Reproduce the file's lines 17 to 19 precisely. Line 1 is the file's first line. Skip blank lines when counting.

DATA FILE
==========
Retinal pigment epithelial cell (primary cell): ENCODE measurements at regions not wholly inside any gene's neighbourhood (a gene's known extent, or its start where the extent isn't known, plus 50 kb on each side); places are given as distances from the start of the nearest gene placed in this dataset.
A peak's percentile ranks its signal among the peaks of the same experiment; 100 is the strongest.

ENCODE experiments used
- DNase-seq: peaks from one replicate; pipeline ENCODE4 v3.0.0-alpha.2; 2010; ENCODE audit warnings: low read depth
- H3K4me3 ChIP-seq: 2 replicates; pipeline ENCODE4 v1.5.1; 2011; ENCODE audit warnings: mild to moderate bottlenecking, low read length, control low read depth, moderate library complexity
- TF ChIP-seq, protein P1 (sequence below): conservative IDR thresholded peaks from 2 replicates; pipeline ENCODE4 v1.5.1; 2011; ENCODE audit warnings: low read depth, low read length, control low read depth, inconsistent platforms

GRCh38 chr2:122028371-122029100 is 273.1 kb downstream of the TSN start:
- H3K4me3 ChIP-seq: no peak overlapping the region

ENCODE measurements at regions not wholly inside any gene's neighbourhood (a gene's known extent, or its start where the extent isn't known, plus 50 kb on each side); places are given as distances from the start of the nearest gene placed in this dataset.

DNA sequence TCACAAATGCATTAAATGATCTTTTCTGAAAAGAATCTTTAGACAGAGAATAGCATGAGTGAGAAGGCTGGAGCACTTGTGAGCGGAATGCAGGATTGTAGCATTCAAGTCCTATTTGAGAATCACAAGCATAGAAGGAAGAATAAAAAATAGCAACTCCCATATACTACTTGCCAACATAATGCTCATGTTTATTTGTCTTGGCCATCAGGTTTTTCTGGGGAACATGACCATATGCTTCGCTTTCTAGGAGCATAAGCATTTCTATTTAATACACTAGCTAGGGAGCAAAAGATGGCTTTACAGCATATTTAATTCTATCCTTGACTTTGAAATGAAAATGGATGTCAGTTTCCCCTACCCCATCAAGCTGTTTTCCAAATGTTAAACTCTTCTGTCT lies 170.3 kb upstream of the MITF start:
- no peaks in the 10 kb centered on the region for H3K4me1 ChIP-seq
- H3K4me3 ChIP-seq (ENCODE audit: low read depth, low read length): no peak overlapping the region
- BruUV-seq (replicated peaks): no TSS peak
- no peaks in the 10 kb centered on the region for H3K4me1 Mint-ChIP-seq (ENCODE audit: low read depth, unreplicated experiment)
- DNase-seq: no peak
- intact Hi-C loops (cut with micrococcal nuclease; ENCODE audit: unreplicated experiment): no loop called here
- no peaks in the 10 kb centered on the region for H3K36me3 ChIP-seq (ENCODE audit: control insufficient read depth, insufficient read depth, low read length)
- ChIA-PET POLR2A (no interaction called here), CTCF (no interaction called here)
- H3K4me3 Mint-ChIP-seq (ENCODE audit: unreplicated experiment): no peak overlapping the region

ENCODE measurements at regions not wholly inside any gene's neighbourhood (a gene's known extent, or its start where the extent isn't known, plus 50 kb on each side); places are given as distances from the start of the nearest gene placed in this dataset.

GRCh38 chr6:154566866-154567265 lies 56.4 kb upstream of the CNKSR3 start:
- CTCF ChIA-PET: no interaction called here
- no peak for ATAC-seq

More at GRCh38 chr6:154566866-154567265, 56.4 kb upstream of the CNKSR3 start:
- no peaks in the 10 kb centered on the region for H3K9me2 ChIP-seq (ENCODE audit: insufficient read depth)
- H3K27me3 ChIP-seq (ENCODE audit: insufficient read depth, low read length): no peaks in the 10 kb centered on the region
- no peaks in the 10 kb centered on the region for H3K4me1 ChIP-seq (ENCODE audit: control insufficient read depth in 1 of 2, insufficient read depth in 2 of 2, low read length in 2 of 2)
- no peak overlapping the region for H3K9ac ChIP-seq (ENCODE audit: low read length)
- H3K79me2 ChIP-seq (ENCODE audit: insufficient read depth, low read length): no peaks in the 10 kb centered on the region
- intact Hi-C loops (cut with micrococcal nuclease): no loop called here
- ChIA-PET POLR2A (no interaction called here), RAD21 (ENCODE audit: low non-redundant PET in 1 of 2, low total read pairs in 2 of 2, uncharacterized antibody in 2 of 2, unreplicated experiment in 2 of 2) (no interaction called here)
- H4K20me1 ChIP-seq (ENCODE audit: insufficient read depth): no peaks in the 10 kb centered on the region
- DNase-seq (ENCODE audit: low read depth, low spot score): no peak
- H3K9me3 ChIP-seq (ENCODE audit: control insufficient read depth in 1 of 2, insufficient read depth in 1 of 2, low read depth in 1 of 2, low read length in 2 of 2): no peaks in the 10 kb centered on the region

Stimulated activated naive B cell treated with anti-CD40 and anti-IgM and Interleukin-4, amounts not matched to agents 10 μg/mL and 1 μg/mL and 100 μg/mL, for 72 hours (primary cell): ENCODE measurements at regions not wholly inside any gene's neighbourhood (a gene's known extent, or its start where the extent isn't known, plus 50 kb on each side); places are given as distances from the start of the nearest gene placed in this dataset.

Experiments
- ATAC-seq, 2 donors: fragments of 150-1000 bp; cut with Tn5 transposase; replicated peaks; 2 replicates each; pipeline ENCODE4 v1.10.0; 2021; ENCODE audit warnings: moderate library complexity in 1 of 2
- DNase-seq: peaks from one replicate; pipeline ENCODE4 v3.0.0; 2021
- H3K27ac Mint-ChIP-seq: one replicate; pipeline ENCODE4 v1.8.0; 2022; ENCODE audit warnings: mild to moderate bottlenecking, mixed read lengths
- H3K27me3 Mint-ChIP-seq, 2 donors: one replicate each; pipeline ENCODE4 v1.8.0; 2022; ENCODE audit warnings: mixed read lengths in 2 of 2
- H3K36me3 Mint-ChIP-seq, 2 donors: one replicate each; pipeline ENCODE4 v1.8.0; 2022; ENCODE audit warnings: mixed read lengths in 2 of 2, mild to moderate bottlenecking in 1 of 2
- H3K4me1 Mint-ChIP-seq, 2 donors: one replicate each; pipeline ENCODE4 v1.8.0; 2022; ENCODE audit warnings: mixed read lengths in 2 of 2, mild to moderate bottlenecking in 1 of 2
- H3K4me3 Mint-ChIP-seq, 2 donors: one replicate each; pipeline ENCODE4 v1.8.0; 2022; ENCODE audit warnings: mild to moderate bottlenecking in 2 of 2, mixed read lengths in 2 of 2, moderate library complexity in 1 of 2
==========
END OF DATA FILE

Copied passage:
- no peaks in the 10 kb centered on the region for H3K36me3 ChIP-seq (ENCODE audit: control insufficient read depth, insufficient read depth, low read length)
- ChIA-PET POLR2A (no interaction called here), CTCF (no interaction called here)
- H3K4me3 Mint-ChIP-seq (ENCODE audit: unreplicated experiment): no peak overlapping the region